There are very small countries in Africa, Equatorial Guinea is about 180,000 people. Go to United Nations today, there is a small country called Naura, they are about less than 10,000 people. We cannot continue in this national greed of violence, killings and shedding of blood on daily basis.”

Some of us are deliberately cheating on others — Remi Kuku
Remi Kuku, a delegate on the platform of National Council of Women’s Societies, NCWS, said that deliberate marginalization of people and intolerance were major hurdles to seamless co-existence in the country.

She said: “You can see that Nigeria is a very large country but that is not the issue. The issue is tolerance. Even in a home, in a family of three, you can have misunderstanding but if you learn according to the word of God, patience, tolerance, perseverance and long suffering, in the end you will live harmoniously.

So the issue now is for us to preach tolerance, forgiveness, commitment to anything you are assigned to do, by being committed to it and learn to forgive one another. If we forgive one another, there will be peace.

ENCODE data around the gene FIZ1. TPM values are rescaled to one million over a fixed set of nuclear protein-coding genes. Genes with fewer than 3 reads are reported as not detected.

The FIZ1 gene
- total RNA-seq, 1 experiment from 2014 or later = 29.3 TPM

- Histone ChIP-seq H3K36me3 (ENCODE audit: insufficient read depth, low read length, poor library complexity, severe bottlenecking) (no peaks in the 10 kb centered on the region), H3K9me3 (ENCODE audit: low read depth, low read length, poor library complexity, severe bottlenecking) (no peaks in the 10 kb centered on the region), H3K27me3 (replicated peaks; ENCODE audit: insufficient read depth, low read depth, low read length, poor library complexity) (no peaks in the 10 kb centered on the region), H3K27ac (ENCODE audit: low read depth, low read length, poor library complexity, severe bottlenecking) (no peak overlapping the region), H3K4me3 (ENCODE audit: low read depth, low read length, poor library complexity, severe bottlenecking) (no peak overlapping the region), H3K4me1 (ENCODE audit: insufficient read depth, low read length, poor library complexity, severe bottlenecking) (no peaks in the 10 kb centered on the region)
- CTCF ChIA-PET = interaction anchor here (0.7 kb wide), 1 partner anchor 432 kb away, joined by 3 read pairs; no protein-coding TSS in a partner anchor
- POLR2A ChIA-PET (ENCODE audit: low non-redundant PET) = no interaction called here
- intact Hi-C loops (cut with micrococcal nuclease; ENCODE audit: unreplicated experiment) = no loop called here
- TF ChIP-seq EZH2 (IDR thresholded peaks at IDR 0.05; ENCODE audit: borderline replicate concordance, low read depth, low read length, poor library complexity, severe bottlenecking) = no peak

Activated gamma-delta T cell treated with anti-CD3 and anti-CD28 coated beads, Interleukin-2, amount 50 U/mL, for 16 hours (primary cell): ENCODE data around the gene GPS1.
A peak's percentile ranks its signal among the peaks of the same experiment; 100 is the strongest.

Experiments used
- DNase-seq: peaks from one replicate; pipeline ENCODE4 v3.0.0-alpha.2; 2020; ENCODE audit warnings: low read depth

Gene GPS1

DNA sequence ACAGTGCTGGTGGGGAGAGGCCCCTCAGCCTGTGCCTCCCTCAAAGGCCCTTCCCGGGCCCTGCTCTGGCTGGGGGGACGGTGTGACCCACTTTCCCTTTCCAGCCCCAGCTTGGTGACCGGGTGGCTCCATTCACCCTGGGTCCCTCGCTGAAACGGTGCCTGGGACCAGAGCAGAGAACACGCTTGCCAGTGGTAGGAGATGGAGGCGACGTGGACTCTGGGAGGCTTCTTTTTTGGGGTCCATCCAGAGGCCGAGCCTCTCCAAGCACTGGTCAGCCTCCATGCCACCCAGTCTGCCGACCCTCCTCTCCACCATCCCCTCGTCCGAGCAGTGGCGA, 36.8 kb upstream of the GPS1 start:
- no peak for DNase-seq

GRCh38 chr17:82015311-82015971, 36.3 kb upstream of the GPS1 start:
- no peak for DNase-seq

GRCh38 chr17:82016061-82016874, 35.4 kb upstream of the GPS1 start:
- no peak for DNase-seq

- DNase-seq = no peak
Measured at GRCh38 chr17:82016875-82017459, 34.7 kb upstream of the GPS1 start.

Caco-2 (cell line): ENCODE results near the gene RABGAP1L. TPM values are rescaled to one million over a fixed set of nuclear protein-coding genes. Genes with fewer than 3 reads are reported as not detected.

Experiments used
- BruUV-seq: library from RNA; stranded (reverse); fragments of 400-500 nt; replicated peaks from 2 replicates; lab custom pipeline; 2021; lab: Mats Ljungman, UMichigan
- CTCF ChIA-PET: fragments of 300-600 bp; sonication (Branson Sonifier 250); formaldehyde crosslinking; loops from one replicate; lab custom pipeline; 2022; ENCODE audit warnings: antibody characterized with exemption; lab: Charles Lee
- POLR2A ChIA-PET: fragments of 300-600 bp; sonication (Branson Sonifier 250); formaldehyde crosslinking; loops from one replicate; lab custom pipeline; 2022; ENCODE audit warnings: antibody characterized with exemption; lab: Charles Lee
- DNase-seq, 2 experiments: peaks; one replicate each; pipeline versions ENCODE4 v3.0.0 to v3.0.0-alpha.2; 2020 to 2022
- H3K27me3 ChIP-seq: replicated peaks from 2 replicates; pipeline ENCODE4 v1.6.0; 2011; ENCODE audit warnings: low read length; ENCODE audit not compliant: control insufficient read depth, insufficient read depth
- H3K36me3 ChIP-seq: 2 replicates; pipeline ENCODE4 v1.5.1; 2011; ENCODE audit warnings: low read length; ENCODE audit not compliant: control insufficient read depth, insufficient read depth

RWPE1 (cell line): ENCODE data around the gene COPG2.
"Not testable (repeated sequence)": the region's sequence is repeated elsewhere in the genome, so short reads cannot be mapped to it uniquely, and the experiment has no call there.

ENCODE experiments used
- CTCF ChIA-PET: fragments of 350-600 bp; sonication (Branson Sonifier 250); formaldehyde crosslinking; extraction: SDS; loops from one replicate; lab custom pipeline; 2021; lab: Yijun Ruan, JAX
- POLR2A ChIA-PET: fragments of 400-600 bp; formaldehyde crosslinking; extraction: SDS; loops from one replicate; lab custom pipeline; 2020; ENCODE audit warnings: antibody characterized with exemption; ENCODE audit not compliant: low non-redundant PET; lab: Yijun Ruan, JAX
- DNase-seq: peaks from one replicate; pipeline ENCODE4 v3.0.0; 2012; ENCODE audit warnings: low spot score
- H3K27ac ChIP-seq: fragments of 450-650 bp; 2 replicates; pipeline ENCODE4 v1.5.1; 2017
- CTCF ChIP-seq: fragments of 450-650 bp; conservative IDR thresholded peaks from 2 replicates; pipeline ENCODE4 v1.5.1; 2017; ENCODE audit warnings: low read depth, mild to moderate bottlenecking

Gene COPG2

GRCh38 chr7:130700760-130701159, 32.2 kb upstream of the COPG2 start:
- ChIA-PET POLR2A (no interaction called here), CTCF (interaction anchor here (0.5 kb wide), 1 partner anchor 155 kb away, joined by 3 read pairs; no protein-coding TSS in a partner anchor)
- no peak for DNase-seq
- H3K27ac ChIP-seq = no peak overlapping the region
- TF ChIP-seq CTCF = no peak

”Another factor is, some of us are deliberately cheating on others and that is the reason some people agitate for breaking up because of oppression. For instance, I am from the South-South. In the history of Nigeria, this is the first time a President from the South-South is leading this country and some people in this country are agitating that he must not run for a second tenure. Meanwhile every president that was ever elected ran for a second term in office, so what is the problem?

”And if you look at it, it is the South-South that is feeding the country. So how would you feel with the action of these people? But I from South-South would not agitate for a split. I plead with Nigerians to be patient. Four years is not a long time, four years is just tomorrow and the president is doing well. And if this issue of tolerating one another, forgiving one another and accommodating one another is maintained, then Nigeria would live as a country.”

Let’s separate if what is uniting us is far less than what is dividing us –— Uwazurike
Chief Goddy Uwazurike who is the President of the group, Aka Ikenga, is a delegate on the platform of South- East Geo- political Zone of the country and served on the committee on Law, judiciary,  Human Rights and Legal Reform.